Plotinus is regarded by many modern philosophers as one of the founders of Neoplatonism. Like Origen, Plotinus was ethnically Greek and was influenced by the philosopher Ammonius of Saccas, his instructor for eleven years. He was also a friend of the philosopher Porphyry (c. 234- c. 305), who wrote that Plotinus was born around 205 but never mentioned where or described the origins of his family. Eunapius, writing in the fifth century, suggested that Plotinus was born somewhere in Egypt, but this cannot be confirmed. It seems fairly clear, however, that his primary language was Greek, and his training, Hellenic. After studying with Ammonius, Plotinus moved to Rome, where he fell into the company of the senatorial classes. He earned a reputation for being frugal and honest and was made the guardian of many of the children of deceased senators. It is said that he executed his duties with honor and kindness. Families brought their disputes to him, and his judgments never contracted the enmity of either party. In 242, Plotinus accompanied Emperor Gordian III's disastrous expedition to Persia in order to better understand Eastern thought, but he had to flee when the emperor was murdered by his own troops in Mesopotamia. On returning to Rome, Plotinus established a school of Neoplatonism and encouraged open discussion of philosophical issues. It was said that when a dilemma arose, he would not break up the discussion until some resolution had been achieved.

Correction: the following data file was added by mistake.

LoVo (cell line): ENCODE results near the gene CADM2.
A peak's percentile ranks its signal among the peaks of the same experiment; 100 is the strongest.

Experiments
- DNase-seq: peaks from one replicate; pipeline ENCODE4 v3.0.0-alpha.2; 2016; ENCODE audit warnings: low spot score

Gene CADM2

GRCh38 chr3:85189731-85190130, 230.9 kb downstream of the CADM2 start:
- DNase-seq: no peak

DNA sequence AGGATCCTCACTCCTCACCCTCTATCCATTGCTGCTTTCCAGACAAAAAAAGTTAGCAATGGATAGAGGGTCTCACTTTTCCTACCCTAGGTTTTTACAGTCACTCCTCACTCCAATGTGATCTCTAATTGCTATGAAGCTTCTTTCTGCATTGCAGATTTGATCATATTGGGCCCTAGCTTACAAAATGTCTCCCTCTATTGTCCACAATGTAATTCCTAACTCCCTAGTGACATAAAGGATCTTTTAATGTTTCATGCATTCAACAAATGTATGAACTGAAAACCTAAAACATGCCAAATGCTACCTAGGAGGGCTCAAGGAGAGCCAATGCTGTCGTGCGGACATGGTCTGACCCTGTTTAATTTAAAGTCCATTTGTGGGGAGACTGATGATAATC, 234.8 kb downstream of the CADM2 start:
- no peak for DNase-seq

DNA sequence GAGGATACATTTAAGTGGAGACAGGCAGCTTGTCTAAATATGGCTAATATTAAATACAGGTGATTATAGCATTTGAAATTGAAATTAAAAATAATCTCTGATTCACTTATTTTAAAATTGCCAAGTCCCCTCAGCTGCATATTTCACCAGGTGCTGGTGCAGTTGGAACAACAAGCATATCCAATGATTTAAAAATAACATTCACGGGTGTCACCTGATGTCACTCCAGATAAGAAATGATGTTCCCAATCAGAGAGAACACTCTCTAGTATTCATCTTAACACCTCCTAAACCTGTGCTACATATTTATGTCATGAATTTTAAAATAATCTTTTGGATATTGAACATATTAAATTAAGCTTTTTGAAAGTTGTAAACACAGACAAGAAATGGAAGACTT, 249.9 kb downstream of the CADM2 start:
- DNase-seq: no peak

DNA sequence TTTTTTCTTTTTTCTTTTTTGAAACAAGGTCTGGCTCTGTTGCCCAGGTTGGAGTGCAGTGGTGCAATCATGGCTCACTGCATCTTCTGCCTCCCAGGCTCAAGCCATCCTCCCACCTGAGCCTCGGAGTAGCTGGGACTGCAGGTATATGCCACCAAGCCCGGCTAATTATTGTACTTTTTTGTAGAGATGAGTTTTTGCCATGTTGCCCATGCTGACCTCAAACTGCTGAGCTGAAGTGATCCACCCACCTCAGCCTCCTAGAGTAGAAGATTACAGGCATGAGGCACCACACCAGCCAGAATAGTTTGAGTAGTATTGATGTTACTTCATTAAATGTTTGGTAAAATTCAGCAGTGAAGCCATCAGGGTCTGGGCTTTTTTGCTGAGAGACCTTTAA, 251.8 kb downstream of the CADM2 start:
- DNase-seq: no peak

Plotinus is primarily remembered for his teachings, which were collected by Porphyry into a volume called the Enneads. This work gives Plotinus's accounts of the religions and cults of his age. He was interested in the occult but only in a detached and speculative way. He was indifferent to traditional paganism but critical of the Gnostic Christian heretics who preached the mystical dualism of the divine, which he regarded as antiphilosophical, un-Greek, and emotional superstition. His own religious beliefs inclined toward the idea that one could achieve a spiritual union with the good (understood as the Platonic idea of a perfect realm of the ideal) through philosophic reflection. Plotinus's considerable influence on Christianity came primarily through figures such as Saint Augustine (354-430) and Dionysius, the Pseudo-Areopagite (c. 500). After contracting what modern authorities have classified as a type of disfiguring tuberculosis or leprosy, Plotinus retired to a country villa belonging to a friend. He died there in 270.
The biographical material about the author originally appeared on The Goodrich Room: Interactive Tour website.
Last modified April 10, 2014